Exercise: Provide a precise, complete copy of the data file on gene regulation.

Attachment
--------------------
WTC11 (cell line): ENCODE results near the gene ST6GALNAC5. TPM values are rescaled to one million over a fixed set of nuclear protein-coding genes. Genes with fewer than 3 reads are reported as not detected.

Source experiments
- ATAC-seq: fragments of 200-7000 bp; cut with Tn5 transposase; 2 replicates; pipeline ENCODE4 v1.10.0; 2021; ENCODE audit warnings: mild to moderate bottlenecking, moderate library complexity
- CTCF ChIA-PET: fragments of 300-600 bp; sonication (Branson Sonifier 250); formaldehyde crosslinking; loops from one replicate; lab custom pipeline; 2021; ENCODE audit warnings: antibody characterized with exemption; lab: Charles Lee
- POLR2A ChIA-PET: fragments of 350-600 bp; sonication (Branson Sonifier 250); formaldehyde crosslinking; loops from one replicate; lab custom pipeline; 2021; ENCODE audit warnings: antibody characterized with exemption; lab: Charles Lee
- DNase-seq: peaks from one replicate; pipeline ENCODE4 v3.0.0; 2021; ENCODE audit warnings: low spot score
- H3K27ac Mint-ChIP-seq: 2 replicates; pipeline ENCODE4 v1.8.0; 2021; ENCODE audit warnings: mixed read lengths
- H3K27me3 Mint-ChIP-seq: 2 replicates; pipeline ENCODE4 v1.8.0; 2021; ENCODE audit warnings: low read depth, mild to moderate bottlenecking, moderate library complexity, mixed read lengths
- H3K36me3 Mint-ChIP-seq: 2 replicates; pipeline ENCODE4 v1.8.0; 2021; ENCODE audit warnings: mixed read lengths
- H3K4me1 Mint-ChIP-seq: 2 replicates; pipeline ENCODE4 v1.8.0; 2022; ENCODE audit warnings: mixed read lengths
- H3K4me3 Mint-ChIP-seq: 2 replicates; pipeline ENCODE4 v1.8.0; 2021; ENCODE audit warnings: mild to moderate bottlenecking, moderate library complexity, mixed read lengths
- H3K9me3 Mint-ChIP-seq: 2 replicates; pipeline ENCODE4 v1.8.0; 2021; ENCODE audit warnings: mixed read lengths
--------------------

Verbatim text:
WTC11 (cell line): ENCODE results near the gene ST6GALNAC5. TPM values are rescaled to one million over a fixed set of nuclear protein-coding genes. Genes with fewer than 3 reads are reported as not detected.

Source experiments
- ATAC-seq: fragments of 200-7000 bp; cut with Tn5 transposase; 2 replicates; pipeline ENCODE4 v1.10.0; 2021; ENCODE audit warnings: mild to moderate bottlenecking, moderate library complexity
- CTCF ChIA-PET: fragments of 300-600 bp; sonication (Branson Sonifier 250); formaldehyde crosslinking; loops from one replicate; lab custom pipeline; 2021; ENCODE audit warnings: antibody characterized with exemption; lab: Charles Lee
- POLR2A ChIA-PET: fragments of 350-600 bp; sonication (Branson Sonifier 250); formaldehyde crosslinking; loops from one replicate; lab custom pipeline; 2021; ENCODE audit warnings: antibody characterized with exemption; lab: Charles Lee
- DNase-seq: peaks from one replicate; pipeline ENCODE4 v3.0.0; 2021; ENCODE audit warnings: low spot score
- H3K27ac Mint-ChIP-seq: 2 replicates; pipeline ENCODE4 v1.8.0; 2021; ENCODE audit warnings: mixed read lengths
- H3K27me3 Mint-ChIP-seq: 2 replicates; pipeline ENCODE4 v1.8.0; 2021; ENCODE audit warnings: low read depth, mild to moderate bottlenecking, moderate library complexity, mixed read lengths
- H3K36me3 Mint-ChIP-seq: 2 replicates; pipeline ENCODE4 v1.8.0; 2021; ENCODE audit warnings: mixed read lengths
- H3K4me1 Mint-ChIP-seq: 2 replicates; pipeline ENCODE4 v1.8.0; 2022; ENCODE audit warnings: mixed read lengths
- H3K4me3 Mint-ChIP-seq: 2 replicates; pipeline ENCODE4 v1.8.0; 2021; ENCODE audit warnings: mild to moderate bottlenecking, moderate library complexity, mixed read lengths
- H3K9me3 Mint-ChIP-seq: 2 replicates; pipeline ENCODE4 v1.8.0; 2021; ENCODE audit warnings: mixed read lengths